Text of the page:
In the imaginary egg and spoon race of metal bands in the world, Yorkshire based quintet Deadlast are certainly not living up to their namesake when it comes to their debut EP ‘Waiting to Exist’. Quite the contrary, it seems like they are storming into the fold with a delicious mix of nu-metal and headbang inducing cluster of tracks for us to feast upon.
Firing into life with ‘In’, we’re introduced immediately to eerie pounding of percussion from drummer Steve Turner. With an air of Disturbed dancing on their forceful drums, there is much to smile about when it comes to Deadlast. Then the erratic ‘Control’ blasts into play, with vocalist Jordan Greenwood wasting absolutely zero seconds in shouting, quite literally, his cracking voice from the rooftops for the whole world to hear. The driving riffs coupled with the rap-style vocals at the verse is a wonderful combination and when that chorus hits, you’d be a fool if you weren’t moshing.
Those rib-crushing drums remain a constant throughout the rest of the record, with Greenwood’s voice soaring against this phenomenal force in ‘Feed’. It may be easy for a voice to be overwhelmed with such magnitude of metal, but he handles it with complete ease and a confident professionalism which is fantastic to hear.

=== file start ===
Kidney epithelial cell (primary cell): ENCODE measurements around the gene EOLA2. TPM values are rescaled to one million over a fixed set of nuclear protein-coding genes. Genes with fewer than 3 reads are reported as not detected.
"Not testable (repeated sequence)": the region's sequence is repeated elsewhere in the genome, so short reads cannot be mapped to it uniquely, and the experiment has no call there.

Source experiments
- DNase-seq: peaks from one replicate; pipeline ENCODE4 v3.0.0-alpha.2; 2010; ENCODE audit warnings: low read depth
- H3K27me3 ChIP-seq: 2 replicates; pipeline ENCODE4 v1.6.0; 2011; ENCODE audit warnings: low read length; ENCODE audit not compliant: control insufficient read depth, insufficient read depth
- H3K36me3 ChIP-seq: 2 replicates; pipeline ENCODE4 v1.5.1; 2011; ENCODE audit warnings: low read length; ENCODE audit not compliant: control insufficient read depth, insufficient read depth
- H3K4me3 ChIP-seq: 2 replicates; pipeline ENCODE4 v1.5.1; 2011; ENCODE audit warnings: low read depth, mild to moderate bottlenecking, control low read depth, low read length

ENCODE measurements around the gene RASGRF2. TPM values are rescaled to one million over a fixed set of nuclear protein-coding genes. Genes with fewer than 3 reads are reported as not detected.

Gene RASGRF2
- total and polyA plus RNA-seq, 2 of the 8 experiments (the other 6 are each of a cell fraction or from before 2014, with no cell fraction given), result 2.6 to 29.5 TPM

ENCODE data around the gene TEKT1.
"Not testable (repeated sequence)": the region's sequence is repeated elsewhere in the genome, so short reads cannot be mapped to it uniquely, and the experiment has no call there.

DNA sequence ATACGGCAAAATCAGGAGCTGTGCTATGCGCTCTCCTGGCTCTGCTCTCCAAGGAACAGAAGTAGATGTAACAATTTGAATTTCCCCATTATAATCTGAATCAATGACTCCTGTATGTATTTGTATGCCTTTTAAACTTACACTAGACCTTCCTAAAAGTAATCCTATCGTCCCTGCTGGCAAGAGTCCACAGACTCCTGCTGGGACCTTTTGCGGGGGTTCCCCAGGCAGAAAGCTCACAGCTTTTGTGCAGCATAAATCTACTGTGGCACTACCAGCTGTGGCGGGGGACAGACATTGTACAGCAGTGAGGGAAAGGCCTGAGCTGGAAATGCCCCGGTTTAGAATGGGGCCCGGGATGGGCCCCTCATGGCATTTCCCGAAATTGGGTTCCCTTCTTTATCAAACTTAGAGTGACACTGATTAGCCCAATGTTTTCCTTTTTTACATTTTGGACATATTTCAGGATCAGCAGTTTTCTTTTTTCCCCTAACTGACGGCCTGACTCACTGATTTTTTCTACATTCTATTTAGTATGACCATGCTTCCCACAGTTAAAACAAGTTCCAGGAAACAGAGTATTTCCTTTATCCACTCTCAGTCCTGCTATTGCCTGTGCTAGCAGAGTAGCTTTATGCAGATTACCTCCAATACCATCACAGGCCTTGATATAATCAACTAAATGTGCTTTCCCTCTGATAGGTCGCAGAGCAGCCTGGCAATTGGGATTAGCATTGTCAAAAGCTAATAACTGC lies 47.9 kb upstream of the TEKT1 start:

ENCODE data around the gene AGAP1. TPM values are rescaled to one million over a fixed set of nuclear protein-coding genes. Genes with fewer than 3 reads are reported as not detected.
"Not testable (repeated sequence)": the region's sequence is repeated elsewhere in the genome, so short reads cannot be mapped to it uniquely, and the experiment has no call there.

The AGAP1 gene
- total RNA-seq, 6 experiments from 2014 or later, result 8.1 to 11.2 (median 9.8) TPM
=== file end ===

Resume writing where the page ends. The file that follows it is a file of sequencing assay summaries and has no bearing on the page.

Imagine yourself in a blackened room, the floor is sticky and you’re covered in sweat from rocking out for a solid hour, this is where ‘Enlighten/Enslave’ was born to be played. The war cry ‘burn with me, you’re gonna burn with me’ are lyrics that are begging to be screamed out by every man, woman and child. We simply cannot wait to hear this song live, it’s got potential to be an absolutely stunning metal anthem for the new decade.
Softer tones greet your ears with EP closer ‘Home’, but not for a moment too long as a wave of powerful riffs ignite the fire for ‘Waiting to Exit’ one last time. The longest track of the release features a veritable selection of what makes Deadlast so great: a mixture of true metal and a splash of quieter riffs to expose their talents through and through. The delicate plucks of strings match sublimely with the taste of angst in Greenwood’s voice and hammering drums. The haunting final words fade into the world like air from your lungs, never to be seen again but you can feel their lasting effect, ever present in your heart forever.